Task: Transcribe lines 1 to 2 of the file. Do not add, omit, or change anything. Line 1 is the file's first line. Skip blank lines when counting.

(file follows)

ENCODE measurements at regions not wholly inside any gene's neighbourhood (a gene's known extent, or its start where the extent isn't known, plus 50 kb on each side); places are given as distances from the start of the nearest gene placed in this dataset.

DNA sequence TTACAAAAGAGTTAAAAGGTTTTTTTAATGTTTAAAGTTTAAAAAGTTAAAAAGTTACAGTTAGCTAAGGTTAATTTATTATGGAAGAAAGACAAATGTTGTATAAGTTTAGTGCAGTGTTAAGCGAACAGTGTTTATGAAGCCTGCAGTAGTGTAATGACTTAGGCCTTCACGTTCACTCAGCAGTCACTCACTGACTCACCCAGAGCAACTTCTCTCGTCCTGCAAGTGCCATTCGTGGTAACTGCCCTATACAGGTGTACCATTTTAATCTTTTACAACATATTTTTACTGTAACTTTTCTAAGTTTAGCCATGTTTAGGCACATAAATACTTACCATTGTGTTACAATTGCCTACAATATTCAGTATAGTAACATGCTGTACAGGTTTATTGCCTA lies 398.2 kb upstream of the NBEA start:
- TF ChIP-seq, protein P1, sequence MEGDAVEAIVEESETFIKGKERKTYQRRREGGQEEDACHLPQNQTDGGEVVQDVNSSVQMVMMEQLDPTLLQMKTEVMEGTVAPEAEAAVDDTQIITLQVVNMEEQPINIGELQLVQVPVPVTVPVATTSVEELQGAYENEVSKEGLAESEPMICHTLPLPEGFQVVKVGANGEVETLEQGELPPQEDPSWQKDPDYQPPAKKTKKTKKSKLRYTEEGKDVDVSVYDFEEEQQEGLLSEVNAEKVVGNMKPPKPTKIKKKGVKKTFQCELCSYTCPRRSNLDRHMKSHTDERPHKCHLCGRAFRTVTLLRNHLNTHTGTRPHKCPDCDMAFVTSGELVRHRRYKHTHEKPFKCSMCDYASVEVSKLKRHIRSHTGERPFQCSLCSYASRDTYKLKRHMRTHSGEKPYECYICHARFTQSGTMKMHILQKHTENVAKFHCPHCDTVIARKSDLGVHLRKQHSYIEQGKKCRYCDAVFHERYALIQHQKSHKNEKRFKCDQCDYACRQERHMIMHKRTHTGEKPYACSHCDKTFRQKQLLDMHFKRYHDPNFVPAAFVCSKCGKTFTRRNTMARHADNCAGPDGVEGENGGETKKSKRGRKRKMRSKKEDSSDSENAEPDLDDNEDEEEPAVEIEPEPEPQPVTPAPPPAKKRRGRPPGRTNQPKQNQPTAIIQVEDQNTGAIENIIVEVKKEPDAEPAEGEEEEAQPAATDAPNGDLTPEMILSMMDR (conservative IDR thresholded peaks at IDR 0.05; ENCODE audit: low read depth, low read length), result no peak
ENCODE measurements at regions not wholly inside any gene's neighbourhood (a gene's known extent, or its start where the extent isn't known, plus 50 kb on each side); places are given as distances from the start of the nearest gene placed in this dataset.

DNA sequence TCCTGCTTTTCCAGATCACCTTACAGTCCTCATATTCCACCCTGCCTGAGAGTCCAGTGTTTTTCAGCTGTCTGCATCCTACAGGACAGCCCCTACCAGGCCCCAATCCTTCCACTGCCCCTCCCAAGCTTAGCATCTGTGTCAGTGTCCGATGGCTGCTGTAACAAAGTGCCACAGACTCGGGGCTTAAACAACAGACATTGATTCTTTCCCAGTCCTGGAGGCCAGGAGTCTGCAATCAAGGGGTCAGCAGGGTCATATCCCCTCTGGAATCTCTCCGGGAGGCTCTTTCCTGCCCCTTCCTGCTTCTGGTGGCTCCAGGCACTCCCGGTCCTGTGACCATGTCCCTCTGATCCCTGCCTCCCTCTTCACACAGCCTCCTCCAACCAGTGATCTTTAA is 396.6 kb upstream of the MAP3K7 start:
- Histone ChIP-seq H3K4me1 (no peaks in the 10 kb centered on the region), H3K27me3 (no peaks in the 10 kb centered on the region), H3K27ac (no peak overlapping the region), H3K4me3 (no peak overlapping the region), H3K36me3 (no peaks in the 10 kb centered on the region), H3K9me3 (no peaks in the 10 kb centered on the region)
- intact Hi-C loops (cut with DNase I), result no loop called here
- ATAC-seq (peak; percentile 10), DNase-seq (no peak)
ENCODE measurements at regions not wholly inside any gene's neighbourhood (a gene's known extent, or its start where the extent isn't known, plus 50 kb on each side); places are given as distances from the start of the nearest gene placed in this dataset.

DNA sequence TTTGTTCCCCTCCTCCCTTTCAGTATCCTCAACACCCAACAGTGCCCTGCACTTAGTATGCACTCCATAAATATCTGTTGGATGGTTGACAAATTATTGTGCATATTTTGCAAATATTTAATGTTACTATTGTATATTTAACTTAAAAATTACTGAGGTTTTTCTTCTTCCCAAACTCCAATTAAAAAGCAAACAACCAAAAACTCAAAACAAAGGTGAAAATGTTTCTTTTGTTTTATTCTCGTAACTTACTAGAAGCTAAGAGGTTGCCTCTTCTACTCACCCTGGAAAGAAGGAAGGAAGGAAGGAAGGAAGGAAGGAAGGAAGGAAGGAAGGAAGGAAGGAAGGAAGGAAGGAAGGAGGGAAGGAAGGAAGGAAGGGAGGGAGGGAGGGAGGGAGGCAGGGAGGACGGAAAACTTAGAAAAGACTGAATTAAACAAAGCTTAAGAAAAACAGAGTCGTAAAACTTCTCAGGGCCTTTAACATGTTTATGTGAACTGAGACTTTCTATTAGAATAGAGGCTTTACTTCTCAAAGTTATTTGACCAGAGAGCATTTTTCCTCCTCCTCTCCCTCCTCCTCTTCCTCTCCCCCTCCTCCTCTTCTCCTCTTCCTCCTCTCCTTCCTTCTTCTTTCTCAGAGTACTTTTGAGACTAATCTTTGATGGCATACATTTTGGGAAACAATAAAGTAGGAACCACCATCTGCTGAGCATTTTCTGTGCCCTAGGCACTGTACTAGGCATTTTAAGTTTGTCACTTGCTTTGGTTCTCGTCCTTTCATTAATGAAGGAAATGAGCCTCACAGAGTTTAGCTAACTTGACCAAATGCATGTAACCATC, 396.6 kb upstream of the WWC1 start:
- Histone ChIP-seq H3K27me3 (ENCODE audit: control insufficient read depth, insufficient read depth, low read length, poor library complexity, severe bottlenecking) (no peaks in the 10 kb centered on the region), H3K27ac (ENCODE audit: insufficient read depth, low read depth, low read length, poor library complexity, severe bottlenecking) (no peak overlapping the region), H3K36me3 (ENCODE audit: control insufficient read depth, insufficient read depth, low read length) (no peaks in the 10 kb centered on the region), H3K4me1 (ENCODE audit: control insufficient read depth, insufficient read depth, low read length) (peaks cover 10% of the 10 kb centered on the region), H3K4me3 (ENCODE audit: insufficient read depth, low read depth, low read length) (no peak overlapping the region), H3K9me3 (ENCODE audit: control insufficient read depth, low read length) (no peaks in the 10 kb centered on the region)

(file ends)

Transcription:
ENCODE measurements at regions not wholly inside any gene's neighbourhood (a gene's known extent, or its start where the extent isn't known, plus 50 kb on each side); places are given as distances from the start of the nearest gene placed in this dataset.

DNA sequence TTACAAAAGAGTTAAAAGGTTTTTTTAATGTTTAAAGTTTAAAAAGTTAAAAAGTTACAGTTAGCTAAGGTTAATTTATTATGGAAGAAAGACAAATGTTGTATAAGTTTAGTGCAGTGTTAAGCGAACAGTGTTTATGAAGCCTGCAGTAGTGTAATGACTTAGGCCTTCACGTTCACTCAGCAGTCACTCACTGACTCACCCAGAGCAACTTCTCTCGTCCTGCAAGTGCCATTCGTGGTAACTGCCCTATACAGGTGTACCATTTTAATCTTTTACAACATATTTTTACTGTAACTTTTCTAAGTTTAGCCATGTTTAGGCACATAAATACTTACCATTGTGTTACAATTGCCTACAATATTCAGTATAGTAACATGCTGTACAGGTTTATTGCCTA lies 398.2 kb upstream of the NBEA start: